The War With Grandpa wins at the box office

Gretchen Lee—Staff Writer 

Feel- good, family comedies tend to be pretty hit-or-miss. Some movies, like Mrs. Doubtfire, manage to balance comedy and message while others, like The Bee Movie, come across as incredibly campy. The War with Grandpa, blessedly, fell more in line with Mrs. Doubtfire, managing to tell a poignant story with excellent bits of humor and decent character development. 

When Ed gets arrested yet again for accidentally robbing the grocery store, his daughter asks him to move in with her family. He reluctantly agrees, taking over his grandson, Peter’s, bedroom, who is less than happy with the arrangement, as he now must sleep in the not-so-inviting attic. In an attempt to reclaim his bedroom, Peter declares a prank war on his grandfather that quickly escalates to new heights and begins to impact the whole family. 

I liked many things about this movie. The pranks between the two sides of the conflict were clever and entertaining, Robert DeNiro was endearing as a loving grandfather, and the verbal and physical humor were almost always spot-on.  

Every role was perfectly and weirdly cast; many of the actors in this film played characters that are outside of their usual repertoire and, yet, they still managed to nail their respective roles in a way that made the movie even more intriguing. For example, Uma Thurman as an exhausted working mom and Jane Seymour as a dodgeball-chucking retail worker were so completely unexpected and delightfully unusual casting choices that the movie felt fresh and interesting. 

The serious sides of this story, like the developing relationship between the mother and Peter’s eldest sister, Mia, were also well-executed. This film is multi-faceted, and the payoff on the side plots left the audience feeling satisfied.  

Another little thing that I enjoyed about this film came from the fact that Peter’s younger sister, Jen, was absolutely obsessed with Christmas, to the point that her room was decorated with Christmas decorations year-round. I’m not sure why, but this little detail was endearing, and it made me realize the amount of thought that was put into this movie. Speaking as someone who was once a little girl, I can confirm that they are delightfully weird little creatures and the fact that this movie managed to accurately capture that fact was one of my favorite parts.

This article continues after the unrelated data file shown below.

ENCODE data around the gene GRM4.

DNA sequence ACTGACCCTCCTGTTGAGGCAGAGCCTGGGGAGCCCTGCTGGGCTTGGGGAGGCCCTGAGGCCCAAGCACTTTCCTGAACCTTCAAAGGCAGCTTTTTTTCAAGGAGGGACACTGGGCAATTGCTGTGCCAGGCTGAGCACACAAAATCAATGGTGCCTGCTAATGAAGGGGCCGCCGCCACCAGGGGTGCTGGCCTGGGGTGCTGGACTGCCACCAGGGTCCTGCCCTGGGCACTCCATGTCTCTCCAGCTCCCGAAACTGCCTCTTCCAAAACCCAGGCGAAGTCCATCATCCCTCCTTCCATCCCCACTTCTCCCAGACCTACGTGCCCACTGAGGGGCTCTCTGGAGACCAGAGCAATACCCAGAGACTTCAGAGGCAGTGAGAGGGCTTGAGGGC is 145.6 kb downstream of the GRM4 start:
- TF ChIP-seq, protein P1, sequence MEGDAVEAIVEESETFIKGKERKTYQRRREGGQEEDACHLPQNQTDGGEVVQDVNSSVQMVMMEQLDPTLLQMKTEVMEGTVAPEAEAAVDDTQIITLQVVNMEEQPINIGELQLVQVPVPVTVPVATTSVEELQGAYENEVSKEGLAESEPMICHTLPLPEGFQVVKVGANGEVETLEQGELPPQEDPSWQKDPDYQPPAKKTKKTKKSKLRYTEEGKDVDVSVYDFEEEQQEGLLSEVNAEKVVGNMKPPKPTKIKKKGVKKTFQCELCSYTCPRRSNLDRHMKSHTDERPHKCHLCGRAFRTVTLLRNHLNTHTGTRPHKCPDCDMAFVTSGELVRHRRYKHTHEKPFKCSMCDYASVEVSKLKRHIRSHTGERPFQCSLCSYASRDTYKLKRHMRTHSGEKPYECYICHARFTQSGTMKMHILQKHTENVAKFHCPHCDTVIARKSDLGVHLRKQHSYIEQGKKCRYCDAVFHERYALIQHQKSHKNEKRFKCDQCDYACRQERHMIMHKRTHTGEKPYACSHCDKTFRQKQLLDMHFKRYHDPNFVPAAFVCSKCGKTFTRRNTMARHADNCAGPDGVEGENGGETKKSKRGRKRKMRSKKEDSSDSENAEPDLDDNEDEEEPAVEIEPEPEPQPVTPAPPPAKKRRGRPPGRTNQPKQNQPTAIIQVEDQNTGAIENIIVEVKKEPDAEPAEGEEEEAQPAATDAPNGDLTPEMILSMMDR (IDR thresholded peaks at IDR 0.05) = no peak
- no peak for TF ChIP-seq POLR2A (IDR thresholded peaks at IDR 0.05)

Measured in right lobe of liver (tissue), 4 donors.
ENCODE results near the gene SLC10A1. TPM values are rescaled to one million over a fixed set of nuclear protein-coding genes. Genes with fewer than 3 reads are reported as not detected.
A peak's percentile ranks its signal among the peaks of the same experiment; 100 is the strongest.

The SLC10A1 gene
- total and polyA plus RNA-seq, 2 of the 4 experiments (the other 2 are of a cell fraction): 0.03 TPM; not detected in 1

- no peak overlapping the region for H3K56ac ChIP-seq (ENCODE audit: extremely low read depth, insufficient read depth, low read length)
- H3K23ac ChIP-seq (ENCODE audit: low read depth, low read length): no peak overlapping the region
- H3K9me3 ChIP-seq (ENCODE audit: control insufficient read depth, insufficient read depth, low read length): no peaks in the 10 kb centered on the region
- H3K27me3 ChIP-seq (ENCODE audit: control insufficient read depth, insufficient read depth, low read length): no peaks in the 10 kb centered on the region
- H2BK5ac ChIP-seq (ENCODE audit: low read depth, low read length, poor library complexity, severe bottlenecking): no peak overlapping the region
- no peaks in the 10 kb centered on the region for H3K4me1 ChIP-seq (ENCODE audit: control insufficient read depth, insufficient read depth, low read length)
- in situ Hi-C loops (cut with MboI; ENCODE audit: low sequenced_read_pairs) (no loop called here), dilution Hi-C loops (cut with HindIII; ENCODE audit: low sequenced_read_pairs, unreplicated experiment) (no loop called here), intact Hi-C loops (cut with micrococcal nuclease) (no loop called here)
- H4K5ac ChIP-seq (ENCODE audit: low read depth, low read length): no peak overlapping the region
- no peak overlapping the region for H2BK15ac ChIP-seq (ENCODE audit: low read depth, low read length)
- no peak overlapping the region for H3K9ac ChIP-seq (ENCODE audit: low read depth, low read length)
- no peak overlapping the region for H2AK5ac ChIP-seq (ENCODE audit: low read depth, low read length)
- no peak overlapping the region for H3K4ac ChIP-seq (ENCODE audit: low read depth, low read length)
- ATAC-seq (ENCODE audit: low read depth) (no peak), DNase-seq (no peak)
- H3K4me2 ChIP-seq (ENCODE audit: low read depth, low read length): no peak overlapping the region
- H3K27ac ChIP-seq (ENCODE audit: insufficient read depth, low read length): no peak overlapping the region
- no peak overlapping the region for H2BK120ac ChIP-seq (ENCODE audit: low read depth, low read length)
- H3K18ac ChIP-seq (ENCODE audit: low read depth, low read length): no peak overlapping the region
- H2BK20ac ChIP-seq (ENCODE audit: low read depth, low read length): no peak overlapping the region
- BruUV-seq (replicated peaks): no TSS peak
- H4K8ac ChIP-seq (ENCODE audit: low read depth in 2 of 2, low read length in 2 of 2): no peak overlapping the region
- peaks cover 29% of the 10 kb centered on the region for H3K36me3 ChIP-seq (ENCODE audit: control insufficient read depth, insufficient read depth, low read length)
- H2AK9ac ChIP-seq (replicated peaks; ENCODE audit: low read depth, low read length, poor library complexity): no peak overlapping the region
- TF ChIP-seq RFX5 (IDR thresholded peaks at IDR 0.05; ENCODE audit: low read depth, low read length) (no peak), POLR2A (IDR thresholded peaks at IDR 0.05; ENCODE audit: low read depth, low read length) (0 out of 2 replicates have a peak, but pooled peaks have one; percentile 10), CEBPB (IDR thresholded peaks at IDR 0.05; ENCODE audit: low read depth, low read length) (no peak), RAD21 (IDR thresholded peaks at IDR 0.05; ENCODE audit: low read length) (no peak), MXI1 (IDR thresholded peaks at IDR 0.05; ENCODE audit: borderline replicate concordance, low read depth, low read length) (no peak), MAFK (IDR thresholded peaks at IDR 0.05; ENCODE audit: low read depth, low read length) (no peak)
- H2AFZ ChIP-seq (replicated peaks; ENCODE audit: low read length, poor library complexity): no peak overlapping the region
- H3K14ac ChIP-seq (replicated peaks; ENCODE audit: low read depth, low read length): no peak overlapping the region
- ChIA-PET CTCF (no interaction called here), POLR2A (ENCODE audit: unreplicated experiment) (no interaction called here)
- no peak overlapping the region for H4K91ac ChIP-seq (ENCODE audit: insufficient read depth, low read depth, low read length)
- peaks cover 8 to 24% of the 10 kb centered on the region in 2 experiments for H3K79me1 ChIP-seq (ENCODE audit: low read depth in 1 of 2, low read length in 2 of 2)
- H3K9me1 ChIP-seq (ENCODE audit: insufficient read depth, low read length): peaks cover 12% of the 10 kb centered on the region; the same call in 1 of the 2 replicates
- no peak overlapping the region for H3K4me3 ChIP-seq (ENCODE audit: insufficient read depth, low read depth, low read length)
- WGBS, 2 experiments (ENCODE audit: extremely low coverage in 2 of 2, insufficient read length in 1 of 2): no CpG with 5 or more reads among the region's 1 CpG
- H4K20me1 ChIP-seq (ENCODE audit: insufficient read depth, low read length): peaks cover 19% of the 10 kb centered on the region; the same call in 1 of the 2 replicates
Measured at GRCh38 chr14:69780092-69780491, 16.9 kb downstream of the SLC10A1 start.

That being said, this movie did carry several incredibly campy scenes. The dodgeball showdown, for one, was one of the most awkwardly framed and scripted scenes I have seen in cinema. With choppy action and cheesy lines, the only reason I didn’t close my eyes and pretend the scene didn’t exist was because I was too entertained by the concept of Christopher Walken, Jane Seymour, Robert DeNiro, and Cheech Marin playing dodgeball against a bunch of twelve-year-olds at a trampoline park. It was so disappointing to see a scene that had the potential to be the funniest part of the whole movie fail so drastically.  

I also found it incredibly difficult to root for the grandson in any way. While all his pranks were incredibly clever, the consequences were sometimes incredibly damaging in a way that made Peter come across as a smart-aleck-y little punk. Maybe I’m just getting older and less tolerant of pre-teens, but I was completely incapable of feeling any sympathy towards Peter. I definitely wanted Ed to win the war.  

In the age of COVID-19, election drama, and wildfires, however, I cannot fault this movie as much as it perhaps deserves. This is a feel-good comedy and a wonderful distraction. It left me with warm and fuzzy feelings, and I was thoroughly entertained. 

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